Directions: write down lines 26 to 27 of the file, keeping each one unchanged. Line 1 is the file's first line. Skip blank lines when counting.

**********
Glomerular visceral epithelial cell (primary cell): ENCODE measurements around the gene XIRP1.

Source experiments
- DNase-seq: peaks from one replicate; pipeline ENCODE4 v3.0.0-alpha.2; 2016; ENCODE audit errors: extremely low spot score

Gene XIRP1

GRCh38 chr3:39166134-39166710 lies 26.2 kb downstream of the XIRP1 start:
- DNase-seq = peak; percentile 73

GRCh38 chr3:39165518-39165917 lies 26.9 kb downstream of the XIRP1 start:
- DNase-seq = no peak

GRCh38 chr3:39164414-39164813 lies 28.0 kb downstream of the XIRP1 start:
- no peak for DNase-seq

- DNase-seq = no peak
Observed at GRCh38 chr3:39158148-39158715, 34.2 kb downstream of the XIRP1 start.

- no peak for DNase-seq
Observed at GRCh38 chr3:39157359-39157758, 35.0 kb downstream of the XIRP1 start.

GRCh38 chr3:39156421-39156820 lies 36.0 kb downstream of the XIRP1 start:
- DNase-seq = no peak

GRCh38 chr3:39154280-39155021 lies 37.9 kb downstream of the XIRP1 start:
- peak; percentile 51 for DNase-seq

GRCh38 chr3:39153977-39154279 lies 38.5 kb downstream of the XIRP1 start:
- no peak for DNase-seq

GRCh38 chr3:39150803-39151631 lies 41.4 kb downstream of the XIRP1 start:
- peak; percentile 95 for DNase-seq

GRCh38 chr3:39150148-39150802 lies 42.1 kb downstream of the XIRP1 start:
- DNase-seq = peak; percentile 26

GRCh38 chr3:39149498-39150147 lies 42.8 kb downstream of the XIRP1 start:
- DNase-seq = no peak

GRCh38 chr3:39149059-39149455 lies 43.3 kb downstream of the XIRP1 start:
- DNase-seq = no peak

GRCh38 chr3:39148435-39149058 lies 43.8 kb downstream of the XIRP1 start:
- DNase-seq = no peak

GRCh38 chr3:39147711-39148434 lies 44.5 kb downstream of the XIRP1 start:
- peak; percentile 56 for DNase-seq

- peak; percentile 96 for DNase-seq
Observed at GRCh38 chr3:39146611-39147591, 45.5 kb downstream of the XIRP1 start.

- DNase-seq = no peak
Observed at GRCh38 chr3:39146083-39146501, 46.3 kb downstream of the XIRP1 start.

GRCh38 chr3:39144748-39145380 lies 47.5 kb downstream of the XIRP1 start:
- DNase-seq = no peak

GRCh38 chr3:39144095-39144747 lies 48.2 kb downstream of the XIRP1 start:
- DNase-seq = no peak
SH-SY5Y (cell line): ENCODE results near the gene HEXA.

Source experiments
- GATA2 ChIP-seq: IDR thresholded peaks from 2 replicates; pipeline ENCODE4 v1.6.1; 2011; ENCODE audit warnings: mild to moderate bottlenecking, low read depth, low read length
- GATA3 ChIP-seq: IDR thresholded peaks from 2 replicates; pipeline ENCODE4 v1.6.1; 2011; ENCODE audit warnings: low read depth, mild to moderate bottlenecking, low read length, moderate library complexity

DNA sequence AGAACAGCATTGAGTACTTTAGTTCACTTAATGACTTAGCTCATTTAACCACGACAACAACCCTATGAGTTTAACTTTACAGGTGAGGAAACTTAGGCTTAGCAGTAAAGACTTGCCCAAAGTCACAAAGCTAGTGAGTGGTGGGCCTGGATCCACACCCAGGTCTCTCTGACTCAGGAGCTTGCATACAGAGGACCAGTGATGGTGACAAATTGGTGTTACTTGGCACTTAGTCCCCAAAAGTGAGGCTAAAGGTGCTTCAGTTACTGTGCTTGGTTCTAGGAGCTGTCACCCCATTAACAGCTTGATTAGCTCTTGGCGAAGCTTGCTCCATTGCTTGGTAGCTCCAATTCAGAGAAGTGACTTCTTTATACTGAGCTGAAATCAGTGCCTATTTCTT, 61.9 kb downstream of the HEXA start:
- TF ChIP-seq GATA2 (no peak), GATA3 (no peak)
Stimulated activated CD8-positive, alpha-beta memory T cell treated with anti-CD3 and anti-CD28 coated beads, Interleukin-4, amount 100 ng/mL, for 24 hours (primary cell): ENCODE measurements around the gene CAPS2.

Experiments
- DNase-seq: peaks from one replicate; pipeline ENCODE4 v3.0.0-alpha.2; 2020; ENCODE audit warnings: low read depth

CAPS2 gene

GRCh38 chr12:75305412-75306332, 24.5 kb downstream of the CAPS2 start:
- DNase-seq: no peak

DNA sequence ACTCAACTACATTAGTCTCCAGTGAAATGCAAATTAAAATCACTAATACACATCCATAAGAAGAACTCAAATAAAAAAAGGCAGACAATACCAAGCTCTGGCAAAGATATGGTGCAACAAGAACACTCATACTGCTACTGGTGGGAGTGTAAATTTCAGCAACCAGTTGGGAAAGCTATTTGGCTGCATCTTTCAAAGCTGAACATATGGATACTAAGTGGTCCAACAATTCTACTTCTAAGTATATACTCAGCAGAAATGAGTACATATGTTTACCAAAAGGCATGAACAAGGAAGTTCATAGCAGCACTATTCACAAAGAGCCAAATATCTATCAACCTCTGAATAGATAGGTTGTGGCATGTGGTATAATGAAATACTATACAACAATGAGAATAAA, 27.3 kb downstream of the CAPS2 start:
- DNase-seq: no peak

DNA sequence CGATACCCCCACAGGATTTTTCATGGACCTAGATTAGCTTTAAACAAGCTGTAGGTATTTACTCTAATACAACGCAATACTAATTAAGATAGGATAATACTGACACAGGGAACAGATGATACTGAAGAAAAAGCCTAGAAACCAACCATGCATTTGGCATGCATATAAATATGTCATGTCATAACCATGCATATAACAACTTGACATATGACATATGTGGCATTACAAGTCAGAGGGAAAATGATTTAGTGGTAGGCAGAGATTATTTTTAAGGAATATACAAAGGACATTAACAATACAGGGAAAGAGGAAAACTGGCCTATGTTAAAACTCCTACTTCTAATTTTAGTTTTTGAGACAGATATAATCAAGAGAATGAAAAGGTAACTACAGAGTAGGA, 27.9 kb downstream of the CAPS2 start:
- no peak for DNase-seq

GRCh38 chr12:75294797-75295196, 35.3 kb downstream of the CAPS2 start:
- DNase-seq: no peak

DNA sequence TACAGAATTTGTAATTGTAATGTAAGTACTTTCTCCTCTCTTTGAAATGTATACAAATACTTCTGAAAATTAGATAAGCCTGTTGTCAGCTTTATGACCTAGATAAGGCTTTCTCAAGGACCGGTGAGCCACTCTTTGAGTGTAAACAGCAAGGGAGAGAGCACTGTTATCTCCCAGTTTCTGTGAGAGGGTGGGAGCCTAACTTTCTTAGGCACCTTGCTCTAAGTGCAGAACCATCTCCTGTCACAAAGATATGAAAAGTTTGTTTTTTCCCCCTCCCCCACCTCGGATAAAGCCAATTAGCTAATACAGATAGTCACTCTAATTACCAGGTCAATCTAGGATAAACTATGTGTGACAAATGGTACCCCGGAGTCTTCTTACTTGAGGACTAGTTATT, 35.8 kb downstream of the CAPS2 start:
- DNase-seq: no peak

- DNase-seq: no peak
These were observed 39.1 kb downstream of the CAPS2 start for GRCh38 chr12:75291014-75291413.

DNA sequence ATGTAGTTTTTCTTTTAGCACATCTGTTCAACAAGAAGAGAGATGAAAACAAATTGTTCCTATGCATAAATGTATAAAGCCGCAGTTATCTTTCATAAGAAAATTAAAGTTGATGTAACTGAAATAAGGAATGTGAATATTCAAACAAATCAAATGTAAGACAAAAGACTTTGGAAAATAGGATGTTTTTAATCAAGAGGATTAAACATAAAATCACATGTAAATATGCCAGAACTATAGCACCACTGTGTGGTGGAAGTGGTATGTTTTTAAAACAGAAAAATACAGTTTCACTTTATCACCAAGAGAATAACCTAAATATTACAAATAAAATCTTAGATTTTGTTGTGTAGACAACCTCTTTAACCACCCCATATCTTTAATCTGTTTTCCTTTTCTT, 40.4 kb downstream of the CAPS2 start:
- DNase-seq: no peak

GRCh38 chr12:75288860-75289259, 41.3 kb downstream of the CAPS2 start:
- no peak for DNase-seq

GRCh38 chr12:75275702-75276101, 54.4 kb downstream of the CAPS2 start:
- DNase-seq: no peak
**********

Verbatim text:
- DNase-seq = no peak

GRCh38 chr3:39149059-39149455 lies 43.3 kb downstream of the XIRP1 start: